Ionis hit by safety concerns, rivals Alnylam benefit
Ionis Pharmaceuticals’ rare disease drug inotersen has produced a mixed bag of phase 3 results, meeting efficacy targets but producing serious side effects.
The drug is being developed for the rare inherited disorder, familial amyloid polyneuropathy (FAP), for which there are currently no FDA-approved drugs. In patients with the condition, the nervous system is compromised by protein aggregation and/or amyloid fibril formation.
While the drug showed efficacy in treating neuropathy and quality of life in the patients, there were three cases of thrombocytopenia serious adverse events – two recovered, but one patient died due to intracranial haemorrhage.
The study required enhanced monitoring to support early detection and management of thrombocytopenia and renal issues.
A further four inotersen-treated patients discontinued treatment due to a renal observation; two patients met a predefined renal stopping rule and two experienced serious renal adverse events, one of whom experienced chronic renal insufficiency. One placebo-treated patient also met a predefined renal stopping rule.
All five serious adverse events occurred before enhanced monitoring was fully implemented. A detailed review of safety data from the study is ongoing.
The news sent Ionis shares tumbling 11.4% yesterday, while its Alnylam enjoyed a 13.4% bounce in its share price, as investors expect its rival late-stage candidate to produce more compelling data.
Alnylam’s patisiran is scheduled for its phase 3 results within the next few months. It has generally shown fewer safety problems than Ionis’ drug platform, though did suffer a major blow in October when a patient died on another of its ‘RNA interference’ pipeline drug trials.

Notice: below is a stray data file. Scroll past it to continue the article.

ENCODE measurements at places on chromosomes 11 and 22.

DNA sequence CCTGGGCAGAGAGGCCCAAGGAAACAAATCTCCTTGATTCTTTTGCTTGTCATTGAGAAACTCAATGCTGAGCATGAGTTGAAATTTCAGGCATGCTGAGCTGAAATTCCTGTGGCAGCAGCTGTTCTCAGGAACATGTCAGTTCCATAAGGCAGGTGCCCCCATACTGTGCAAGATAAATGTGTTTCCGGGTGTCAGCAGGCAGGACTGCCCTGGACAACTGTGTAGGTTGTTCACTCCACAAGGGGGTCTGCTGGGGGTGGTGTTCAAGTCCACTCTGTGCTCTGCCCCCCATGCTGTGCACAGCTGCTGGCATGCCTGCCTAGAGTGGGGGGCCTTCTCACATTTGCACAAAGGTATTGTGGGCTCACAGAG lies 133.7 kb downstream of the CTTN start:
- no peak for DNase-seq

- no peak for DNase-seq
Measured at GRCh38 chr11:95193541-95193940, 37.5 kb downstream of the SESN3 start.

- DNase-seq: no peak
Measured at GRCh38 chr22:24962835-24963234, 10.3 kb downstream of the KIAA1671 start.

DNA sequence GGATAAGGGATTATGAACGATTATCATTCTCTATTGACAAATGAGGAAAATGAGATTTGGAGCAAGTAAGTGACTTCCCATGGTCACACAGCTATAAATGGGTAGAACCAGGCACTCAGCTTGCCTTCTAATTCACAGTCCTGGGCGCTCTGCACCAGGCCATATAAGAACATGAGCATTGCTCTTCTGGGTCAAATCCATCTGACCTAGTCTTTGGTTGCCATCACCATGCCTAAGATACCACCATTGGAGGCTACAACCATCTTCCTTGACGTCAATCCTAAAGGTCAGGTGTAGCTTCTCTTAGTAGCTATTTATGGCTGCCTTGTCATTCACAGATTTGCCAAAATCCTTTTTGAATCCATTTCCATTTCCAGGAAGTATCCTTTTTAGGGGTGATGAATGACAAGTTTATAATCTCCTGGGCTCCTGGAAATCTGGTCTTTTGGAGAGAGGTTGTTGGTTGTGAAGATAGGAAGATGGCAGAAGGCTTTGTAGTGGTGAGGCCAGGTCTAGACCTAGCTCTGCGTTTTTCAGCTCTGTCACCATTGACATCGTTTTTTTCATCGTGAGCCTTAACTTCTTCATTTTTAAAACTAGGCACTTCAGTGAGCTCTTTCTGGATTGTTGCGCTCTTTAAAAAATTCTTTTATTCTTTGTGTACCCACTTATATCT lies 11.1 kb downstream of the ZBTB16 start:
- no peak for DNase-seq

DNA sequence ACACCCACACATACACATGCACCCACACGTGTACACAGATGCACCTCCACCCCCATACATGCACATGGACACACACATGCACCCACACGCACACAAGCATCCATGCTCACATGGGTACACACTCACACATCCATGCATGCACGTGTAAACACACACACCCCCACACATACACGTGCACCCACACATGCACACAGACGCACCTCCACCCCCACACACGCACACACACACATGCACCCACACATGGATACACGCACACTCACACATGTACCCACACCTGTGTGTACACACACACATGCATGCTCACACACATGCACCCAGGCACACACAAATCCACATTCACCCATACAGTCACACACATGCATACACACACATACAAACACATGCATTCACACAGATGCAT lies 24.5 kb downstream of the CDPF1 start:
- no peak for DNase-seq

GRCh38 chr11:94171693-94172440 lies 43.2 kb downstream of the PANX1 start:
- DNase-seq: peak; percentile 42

Despite the safety setback Brett Monia, senior vice president of drug discovery and franchise leader for oncology and rare diseases at Ionis Pharmaceuticals, said the drug could still be approved.
He said: “We are excited about the positive topline results from the Phase 3 NEURO-TTR study. We observed a benefit in disease progression in patients treated with inotersen, regardless of disease stage (Stage 1 and Stage 2) or TTR mutation (V30M and non-V30M). We believe these preliminary results suggest a favourable benefit-risk profile for inotersen in patients with FAP.”
Inotersen is an antisense drug that targets a specific sequence of RNA. It is designed to reduce the production of a protein called transthyretin, both hereditary and wild-type forms.
There is one product approved in Europe for FAP – Pfizer’s Vyndaqel (tafamidis). It has been approved to treat FAP since 2011, but the FDA rejected the drug in 2012, asking for a second efficacy study.
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